The Resource Evaluation Department is responsible for evaluating and quantifying the oil and gas potential of the offshore areas around South Africa that can be developed through current exploration and production technology. This department is tasked with the identification of exploration opportunities in the area and for facilitating the entry of new explorers into the South African upstream industry. The department also works very closely with our operators in understanding the geology and prospectivity of areas under exploration. A major responsibility is the upkeep of a quantified and risked inventory of exploration opportunities. While technical team members are involved in projects in all basins around the coast, each also specialises in a particular area and/or field of interest.
Over the last few years, as interest in our offshore has increased and more acreage has been taken up, the department's focus has shifted towards in-depth geological and geophysical studies on a basin-wide scale, with a view to achieving a fuller understanding of the petroleum geology. This approach will allow us to assist and support our explorers in their own geological and geophysical work.
The Resource Evaluation Department is also responsible for the maintenance of the Agency's website as well as for the design and production of promotional material such as technical and exhibition posters, booklets and presentations, through the draughting section.
|Manager:||David van der Spuy||Geochemistry: Conventional Resources Evaluation Department Manager|
|Geologists:||Anthea Davids||South Coast basins and GIS|
|Sean Davids||East Coast basins and resource reporting|
|Jonathan Salomo||West Coast and geophysics|
|Chantell van Bloemenstein||Geologist West Coast|
|Thulisile Buthelezi||Geologist East and South Coasts|
|Draughting:||Shaheed Russon||Draughting and website|
|Zuko Ponco||Draughting, website and branding|
|Admin support:||Nazley Parker||Website, branding and promotional events|
South Africa's offshore basins can be divided into three distinct tectonostratigraphic zones. The western offshore comprises a broad passive margin basin related to the opening of the South Atlantic in the Early Cretaceous. This is known as the Orange Basin which is the largest offshore basin.
The eastern offshore is a narrow passive margin that was formed as a result of the breakup of Africa, Madagascar and Antarctica in the Jurassic.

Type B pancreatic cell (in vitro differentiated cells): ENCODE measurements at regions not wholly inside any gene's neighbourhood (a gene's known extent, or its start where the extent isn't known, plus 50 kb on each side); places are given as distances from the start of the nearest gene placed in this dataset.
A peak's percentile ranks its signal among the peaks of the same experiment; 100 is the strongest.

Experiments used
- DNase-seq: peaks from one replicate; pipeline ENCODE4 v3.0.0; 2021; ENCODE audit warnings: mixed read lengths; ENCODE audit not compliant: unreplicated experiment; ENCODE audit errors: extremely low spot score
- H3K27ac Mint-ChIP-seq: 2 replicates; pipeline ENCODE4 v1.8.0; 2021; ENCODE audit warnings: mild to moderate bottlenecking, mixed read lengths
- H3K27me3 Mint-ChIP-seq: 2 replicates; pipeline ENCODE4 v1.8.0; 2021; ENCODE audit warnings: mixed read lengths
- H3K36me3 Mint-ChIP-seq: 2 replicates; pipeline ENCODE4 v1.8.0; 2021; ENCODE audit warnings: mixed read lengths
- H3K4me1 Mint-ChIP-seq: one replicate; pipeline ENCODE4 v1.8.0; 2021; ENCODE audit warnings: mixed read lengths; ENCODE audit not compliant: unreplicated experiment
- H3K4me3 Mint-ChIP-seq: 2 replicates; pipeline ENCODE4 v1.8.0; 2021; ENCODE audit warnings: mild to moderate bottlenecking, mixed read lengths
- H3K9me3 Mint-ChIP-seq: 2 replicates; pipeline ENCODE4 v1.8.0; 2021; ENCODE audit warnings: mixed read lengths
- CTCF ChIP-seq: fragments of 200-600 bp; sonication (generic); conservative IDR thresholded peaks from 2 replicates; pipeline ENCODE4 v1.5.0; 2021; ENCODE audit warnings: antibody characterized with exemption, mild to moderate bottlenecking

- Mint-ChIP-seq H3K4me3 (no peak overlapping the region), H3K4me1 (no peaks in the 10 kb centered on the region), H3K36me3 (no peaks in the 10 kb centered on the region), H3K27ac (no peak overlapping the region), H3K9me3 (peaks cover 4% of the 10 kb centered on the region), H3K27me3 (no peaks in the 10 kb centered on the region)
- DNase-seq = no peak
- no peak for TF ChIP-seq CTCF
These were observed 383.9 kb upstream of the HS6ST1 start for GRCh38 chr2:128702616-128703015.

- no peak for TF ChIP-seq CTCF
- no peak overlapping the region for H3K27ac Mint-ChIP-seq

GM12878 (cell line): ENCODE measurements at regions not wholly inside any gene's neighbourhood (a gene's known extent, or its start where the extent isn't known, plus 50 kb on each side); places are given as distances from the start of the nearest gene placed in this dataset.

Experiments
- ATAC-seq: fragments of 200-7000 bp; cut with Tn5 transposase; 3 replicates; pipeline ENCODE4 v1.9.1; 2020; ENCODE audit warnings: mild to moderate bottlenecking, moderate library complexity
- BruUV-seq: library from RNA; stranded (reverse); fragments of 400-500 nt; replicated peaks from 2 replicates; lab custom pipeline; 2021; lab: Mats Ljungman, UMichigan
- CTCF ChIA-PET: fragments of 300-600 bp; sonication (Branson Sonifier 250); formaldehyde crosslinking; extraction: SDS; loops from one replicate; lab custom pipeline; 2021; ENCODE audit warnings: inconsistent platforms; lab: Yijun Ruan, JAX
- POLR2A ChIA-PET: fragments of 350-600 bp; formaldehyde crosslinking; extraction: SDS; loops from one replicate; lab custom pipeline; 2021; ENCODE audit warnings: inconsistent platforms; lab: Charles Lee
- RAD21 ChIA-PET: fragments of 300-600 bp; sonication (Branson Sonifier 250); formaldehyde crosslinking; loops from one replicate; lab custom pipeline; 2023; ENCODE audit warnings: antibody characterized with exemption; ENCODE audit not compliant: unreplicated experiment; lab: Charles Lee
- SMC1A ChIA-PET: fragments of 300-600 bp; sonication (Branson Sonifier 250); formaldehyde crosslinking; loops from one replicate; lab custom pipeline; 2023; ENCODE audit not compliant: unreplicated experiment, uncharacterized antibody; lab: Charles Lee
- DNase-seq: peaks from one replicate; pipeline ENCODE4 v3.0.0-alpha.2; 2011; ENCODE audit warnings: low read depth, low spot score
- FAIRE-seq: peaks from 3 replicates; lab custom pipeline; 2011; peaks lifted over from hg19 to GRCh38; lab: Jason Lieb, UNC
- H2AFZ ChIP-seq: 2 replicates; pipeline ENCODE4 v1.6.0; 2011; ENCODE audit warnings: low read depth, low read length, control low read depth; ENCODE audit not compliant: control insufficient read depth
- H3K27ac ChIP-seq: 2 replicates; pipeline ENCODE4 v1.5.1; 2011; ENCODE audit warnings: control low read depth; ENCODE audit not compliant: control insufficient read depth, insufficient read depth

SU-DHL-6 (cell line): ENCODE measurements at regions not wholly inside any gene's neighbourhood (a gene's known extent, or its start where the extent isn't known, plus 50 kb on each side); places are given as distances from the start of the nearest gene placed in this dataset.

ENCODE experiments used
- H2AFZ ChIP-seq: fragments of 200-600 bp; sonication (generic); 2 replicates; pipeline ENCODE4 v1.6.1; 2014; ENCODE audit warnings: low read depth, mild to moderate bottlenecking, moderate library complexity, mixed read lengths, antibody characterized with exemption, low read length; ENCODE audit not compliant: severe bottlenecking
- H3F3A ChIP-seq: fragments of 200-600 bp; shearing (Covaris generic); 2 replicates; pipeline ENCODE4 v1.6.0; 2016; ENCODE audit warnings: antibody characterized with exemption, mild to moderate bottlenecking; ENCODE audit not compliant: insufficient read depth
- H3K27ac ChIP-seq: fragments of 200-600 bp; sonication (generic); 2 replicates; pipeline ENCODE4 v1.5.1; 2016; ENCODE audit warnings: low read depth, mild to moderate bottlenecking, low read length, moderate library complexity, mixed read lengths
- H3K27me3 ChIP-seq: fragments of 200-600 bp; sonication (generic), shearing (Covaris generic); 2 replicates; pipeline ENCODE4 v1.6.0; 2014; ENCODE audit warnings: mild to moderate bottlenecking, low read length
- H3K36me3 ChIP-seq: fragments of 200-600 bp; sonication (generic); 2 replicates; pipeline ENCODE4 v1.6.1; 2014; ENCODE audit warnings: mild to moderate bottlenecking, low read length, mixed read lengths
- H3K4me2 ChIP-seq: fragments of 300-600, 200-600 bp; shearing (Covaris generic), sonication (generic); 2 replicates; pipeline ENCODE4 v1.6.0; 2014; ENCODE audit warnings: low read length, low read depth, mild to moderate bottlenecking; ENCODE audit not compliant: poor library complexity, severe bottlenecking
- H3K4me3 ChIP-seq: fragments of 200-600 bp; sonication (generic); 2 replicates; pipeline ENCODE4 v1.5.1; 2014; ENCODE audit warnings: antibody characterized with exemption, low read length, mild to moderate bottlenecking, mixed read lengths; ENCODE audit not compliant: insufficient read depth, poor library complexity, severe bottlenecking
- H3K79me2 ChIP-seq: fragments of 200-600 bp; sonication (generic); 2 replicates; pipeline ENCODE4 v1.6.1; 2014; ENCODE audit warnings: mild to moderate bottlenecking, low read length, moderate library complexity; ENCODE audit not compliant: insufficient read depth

Very limited deposition has occurred here and only the Durban and Zululand Basins contain an appreciable sedimentary section. The southern offshore region, known as the Outeniqua Basin, shows a history of strong strike slip movement during the Late Jurassic - Early Cretaceous breakup and separation of Gondwana. The Outeniqua Basin consists of a series of en echelon sub-basins (the Bredasdorp, Pletmos, Gamtoos and Algoa basins) each of which comprises a complex of rift half-graben overlain by variable thicknesses of drift sediments. The deepwater extensions of these basins (excluding the Algoa Basin) merge into the Southern Outeniqua Basin.
Subduction on the southwest margin of Gondwana in the Late Carboniferous - Early Permian led to the transformation of an old passive margin into a foreland basin (the Great Karoo Basin). Further convergence in the Permo-Triassic led to the development of the Cape Fold Belt which extends from Australia through Antarctica and South Africa to South America.
Following erosion and peneplanation there was a phase of widespread volcanism in the Early to Middle Jurassic in southern Africa, the Falklands and Antarctica. This provides the first evidence of the impending breakup of Gondwana .
At this time the Falkland Islands lay off the south or southeast coast of South Africa . Breakup started on the eastern margin of Africa with Madagascar and Antarctica beginning to move away in the Middle Jurassic. This initiated the formation of the Durban and Zululand basins.
During the Early to Mid-Cretaceous a complex series of microplates including the Falkland Plateau gradually moved west southwestwards past the southern coast of Africa creating important dextral shearing of the South African margin. This created the Outeniqua sub-basins as a series of oblique rift half-grabens which may be regarded as failed rifts, oldest in the east and youngest in the west.
The rift phase on the south coast ended in the Lower Valanginian , but was followed by at least three phases of inversion related to continued dextral shearing. This ended in the mid-Albian with the final separation of the Falkland Plateau from Africa. This transitional rift-drift phase was followed by development of a true passive margin. The Lower Valanginian drift-onset unconformity on the south coast is contemporaneous with the earliest oceanic crust in the South Atlantic.
The Orange Basin was initiated as a series of isolated and linked north-south trending grabens during the Lower Cretaceous. The drift-onset unconformity here is dated as Hauterivian, somewhat younger than in the Outeniqua Basin. A rift-drift transitional phase in the Orange Basin occurred until the Early Aptian. Later Cretaceous and Tertiary sedimentation took place in a marine passive margin setting.
All these basins are generally clastic in nature and have been explored over the last few decades for both oil and gas. Gas production has been ongoing since the middle 90's from shallow marine sandstones on the flanks of the Bredasdorp Basin, while oil has been produced from mid-Cretaceous aged basin floor fan deposits in the central basin. Interest in exploration has recently increased dramatically and large areas of the South African offshore, including very deep water acreage, are currently being explored.